In this post we are going to examine “To the Wives” from the “Big Book” of Alcoholics Anonymous. The most important thing to remember as we read excerpts from this chapter is that it was written by an abusive husband, who didn’t think his wife knew how to wife as well as he did. But then put her name on his words (put his words in her mouth) as if she really felt exactly the way he did, and she had no unique insights (or even sober ones) he was lacking. It is an abuser telling wives what an abusive husband (he) wanted and how to comply.
“As wives of Alcoholics Anonymous, we would like you to feel that we understand as perhaps few can. We want to analyze mistakes we have made. We want to leave you with the feeling that no situation is too difficult and no unhappiness too great to be overcome.”
Wives didn’t write that. Bill W. did. So he was not understanding what being married to an alcoholic is like “as perhaps few can”. He was guessing, and as an abuser, he was guessing it was really her fault. He wanted to analyze the mistakes he felt she had made, to correct and scold her and publish it for the AA world to see. He wanted Lois to believe no unreasonable behavior he inflicted on her was good enough reason to leave him.
While listing all the things his wife tried to get him to stop killing himself with rotgut gin, Bill makes it clear her first sin was ever daring to try.
“We have struck out viciously. We have run away. We have been hysterical. We have been terror stricken. We have sought sympathy. We have had retialatory love affairs with other men.”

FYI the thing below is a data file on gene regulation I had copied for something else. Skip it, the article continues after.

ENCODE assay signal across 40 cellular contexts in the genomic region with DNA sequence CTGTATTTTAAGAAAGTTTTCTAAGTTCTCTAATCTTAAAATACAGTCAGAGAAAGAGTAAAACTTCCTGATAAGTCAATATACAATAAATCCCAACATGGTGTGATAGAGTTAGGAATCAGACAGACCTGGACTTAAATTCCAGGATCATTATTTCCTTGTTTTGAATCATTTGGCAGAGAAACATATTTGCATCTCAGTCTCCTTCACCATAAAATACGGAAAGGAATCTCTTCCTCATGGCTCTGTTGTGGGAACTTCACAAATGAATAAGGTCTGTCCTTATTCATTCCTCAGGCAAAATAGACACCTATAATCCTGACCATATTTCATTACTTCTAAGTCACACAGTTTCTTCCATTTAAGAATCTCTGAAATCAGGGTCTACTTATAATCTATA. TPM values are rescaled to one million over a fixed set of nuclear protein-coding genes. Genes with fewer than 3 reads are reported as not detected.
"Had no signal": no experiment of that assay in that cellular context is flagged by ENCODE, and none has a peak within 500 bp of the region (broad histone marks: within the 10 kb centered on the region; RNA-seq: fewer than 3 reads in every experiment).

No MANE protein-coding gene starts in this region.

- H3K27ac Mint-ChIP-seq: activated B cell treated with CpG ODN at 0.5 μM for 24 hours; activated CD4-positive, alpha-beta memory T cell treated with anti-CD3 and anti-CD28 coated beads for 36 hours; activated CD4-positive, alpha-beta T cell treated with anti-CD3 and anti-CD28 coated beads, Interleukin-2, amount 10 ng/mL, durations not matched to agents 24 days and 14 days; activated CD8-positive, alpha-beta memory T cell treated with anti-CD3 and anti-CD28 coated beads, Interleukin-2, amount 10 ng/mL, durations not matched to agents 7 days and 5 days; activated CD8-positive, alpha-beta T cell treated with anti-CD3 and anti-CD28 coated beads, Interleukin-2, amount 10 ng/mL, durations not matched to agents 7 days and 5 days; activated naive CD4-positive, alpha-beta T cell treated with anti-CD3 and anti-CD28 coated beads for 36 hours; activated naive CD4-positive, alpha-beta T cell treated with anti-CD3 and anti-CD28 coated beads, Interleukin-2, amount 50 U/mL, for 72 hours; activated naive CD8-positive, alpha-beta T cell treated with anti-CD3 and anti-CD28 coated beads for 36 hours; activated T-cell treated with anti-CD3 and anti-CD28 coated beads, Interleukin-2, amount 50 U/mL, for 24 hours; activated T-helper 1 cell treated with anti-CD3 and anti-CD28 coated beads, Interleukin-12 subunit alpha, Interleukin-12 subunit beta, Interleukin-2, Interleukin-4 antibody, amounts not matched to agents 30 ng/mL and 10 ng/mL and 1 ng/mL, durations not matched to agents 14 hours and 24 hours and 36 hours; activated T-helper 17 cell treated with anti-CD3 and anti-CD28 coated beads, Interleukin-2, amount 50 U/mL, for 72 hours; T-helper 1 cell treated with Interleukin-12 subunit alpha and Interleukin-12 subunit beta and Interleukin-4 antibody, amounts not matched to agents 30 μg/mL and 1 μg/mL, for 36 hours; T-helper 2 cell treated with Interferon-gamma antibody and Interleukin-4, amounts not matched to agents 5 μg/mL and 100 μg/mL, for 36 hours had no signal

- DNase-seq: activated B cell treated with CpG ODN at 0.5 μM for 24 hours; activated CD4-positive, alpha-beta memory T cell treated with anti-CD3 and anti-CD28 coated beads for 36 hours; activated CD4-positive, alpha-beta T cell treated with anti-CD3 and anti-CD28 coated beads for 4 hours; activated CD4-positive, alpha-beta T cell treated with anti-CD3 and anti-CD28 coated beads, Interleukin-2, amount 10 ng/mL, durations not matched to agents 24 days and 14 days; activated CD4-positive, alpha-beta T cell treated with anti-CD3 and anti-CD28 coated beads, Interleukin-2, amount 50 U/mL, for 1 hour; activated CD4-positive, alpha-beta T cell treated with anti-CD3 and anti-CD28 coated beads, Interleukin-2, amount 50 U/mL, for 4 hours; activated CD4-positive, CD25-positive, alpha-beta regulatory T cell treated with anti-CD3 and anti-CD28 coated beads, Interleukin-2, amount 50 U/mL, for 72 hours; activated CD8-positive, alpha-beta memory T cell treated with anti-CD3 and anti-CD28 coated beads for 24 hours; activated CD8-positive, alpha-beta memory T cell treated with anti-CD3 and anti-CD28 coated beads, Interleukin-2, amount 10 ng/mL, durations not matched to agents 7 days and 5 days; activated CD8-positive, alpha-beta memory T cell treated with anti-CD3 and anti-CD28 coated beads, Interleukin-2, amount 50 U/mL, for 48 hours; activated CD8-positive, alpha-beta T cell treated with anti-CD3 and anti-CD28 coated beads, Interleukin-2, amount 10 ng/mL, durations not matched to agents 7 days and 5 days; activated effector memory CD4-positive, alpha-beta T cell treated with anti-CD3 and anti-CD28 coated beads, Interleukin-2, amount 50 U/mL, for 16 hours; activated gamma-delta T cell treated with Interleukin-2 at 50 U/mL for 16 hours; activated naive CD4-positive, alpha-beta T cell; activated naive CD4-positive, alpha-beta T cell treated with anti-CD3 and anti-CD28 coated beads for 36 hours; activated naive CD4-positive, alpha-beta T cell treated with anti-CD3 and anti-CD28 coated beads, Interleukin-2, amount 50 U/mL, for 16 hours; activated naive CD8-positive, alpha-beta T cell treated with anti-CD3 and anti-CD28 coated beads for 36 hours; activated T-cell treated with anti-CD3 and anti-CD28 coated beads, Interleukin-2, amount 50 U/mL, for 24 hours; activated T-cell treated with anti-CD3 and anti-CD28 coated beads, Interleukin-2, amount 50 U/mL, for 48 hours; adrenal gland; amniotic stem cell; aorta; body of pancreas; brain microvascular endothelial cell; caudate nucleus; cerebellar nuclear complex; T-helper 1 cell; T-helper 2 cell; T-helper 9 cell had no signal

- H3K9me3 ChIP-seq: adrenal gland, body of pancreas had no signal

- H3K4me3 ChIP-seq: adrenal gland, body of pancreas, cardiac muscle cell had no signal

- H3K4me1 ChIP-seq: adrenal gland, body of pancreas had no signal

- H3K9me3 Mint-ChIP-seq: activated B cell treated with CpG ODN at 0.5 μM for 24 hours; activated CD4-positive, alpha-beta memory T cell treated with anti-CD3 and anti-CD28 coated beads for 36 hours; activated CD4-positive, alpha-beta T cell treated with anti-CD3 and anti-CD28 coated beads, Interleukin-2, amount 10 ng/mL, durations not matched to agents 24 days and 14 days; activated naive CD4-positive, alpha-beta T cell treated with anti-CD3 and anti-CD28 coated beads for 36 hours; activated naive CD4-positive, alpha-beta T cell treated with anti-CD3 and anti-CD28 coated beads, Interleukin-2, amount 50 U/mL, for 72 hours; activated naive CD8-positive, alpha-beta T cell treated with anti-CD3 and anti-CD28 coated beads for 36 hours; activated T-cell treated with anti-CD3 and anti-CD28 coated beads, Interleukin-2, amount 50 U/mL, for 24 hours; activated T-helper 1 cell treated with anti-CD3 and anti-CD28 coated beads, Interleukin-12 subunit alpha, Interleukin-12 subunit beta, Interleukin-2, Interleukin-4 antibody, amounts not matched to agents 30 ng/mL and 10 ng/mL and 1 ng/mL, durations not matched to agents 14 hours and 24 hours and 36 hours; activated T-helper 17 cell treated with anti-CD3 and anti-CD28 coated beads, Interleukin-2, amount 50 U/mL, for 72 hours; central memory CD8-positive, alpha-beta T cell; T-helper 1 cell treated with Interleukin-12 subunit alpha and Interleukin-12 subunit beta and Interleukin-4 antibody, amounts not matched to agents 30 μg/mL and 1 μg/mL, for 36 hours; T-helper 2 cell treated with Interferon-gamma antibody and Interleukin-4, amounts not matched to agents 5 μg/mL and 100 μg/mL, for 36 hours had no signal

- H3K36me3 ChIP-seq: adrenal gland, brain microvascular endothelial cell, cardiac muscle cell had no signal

Lois of course did not have “retaliatory love affairs with other men”. Bill Wilson was the one engaging in open and ongoing affairs and fondling newcomers at meetings. But by putting his sin in her mouth, he told all AA membership to this day that this wife slept around in vindictive ways. He was the one who did this, but she was the one with a scarlet letter written into the new cult’s Bible.
Substance abuse is a strong predictor of violent behavior. A large longitudinal study of American youth, the Northwestern Juvenile Project, found that mental illness diagnoses other than substance abuse did not increase the odds of violent behavior. However, substance abuse did. Teen boys with a diagnosis of substance abuse were more than three times as likely to commit future violence. This strong correlation, and his own history of domestic violence, makes Bill’s words of ” wisdom” nothing more than abuse apologia.